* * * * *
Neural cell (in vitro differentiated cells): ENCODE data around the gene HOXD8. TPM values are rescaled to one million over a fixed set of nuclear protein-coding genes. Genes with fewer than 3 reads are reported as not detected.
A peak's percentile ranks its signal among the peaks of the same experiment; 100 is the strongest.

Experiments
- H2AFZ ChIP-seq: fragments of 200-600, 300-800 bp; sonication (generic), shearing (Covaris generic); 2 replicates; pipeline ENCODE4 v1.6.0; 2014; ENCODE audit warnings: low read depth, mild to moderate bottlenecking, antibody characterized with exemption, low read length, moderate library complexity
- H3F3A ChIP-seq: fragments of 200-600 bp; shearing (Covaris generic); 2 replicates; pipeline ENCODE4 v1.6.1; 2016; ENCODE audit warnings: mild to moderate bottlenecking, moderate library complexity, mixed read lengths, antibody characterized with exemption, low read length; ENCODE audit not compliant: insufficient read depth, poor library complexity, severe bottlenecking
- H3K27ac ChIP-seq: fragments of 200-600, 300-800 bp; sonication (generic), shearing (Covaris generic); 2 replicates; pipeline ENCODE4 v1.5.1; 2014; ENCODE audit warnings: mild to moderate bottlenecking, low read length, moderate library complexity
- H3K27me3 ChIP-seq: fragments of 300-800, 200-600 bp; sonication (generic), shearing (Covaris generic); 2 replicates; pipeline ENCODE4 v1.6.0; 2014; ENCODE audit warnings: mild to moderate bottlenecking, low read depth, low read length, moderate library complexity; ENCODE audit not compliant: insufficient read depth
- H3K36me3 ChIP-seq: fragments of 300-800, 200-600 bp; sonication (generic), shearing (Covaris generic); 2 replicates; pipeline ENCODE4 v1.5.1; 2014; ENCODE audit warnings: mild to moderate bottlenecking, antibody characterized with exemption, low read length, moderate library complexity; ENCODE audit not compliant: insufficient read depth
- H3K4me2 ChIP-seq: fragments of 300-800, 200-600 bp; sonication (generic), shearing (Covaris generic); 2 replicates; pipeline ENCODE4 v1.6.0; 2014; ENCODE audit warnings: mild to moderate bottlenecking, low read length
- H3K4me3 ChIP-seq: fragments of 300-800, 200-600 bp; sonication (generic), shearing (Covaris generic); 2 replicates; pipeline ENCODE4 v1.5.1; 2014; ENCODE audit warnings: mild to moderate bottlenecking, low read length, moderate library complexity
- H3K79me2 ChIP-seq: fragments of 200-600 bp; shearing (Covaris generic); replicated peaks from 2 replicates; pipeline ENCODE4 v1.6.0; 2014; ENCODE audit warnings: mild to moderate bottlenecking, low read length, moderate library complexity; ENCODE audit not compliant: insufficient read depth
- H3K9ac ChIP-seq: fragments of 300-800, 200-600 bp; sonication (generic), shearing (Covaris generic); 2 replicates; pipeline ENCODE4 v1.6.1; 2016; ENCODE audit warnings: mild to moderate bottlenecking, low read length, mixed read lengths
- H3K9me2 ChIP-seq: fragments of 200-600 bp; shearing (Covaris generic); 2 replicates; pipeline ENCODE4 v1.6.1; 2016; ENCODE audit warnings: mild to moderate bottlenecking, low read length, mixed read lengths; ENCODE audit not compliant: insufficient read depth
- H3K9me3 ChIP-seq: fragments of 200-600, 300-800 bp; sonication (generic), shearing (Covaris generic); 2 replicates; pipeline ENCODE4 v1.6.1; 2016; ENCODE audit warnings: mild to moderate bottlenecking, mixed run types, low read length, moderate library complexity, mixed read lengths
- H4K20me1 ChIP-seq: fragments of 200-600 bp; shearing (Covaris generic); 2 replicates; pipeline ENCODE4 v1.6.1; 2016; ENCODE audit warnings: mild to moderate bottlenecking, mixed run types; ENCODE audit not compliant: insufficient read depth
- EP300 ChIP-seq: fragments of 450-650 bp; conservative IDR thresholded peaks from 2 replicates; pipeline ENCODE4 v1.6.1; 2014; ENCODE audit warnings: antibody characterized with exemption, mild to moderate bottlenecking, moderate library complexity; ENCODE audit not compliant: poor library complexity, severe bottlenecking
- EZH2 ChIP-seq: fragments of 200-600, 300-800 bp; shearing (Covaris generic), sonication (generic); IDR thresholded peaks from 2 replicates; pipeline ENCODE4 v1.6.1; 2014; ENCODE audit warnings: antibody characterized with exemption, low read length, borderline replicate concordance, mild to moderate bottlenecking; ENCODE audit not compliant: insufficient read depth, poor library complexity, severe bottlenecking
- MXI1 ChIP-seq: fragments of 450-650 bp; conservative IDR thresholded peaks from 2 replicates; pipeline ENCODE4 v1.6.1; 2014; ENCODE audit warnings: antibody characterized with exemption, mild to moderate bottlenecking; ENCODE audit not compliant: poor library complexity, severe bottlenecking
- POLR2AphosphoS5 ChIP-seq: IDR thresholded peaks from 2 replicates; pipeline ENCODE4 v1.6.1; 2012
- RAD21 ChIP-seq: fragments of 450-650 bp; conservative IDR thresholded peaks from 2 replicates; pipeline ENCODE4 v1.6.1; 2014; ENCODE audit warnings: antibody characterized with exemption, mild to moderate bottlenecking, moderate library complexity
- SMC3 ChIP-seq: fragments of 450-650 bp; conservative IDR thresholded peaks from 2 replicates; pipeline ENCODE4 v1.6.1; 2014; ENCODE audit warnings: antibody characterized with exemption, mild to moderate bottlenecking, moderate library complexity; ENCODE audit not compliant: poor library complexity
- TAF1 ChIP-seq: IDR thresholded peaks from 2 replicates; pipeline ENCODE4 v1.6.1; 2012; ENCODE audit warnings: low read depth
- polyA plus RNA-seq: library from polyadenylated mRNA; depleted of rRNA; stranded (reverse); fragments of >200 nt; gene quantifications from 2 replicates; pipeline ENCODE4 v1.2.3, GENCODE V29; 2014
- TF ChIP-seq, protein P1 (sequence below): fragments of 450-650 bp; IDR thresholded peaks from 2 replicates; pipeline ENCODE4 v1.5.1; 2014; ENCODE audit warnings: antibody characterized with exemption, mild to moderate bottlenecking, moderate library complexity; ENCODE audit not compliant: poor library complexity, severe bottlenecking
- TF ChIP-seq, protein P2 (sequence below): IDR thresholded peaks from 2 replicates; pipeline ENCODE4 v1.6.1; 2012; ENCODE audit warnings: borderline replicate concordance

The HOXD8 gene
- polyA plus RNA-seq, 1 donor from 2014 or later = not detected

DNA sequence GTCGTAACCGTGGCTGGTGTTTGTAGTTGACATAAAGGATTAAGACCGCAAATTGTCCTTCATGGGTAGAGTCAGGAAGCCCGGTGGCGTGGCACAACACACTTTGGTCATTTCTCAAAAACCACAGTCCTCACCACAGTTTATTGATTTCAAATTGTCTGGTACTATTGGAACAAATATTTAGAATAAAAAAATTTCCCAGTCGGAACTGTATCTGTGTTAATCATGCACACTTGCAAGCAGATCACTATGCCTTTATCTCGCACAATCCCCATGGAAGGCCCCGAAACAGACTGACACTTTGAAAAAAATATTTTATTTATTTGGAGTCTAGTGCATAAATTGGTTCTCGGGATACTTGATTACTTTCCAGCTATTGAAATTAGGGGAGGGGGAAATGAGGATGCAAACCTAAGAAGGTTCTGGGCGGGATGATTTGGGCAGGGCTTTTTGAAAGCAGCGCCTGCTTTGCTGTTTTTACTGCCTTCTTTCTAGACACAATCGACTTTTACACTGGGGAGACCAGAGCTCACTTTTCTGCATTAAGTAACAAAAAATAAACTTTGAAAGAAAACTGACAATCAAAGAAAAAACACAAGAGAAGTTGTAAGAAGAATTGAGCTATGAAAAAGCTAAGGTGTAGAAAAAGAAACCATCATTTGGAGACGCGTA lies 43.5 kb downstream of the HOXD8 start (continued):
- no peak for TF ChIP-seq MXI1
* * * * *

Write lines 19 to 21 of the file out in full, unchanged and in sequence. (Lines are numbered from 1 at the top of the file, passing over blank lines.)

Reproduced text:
- POLR2AphosphoS5 ChIP-seq: IDR thresholded peaks from 2 replicates; pipeline ENCODE4 v1.6.1; 2012
- RAD21 ChIP-seq: fragments of 450-650 bp; conservative IDR thresholded peaks from 2 replicates; pipeline ENCODE4 v1.6.1; 2014; ENCODE audit warnings: antibody characterized with exemption, mild to moderate bottlenecking, moderate library complexity
- SMC3 ChIP-seq: fragments of 450-650 bp; conservative IDR thresholded peaks from 2 replicates; pipeline ENCODE4 v1.6.1; 2014; ENCODE audit warnings: antibody characterized with exemption, mild to moderate bottlenecking, moderate library complexity; ENCODE audit not compliant: poor library complexity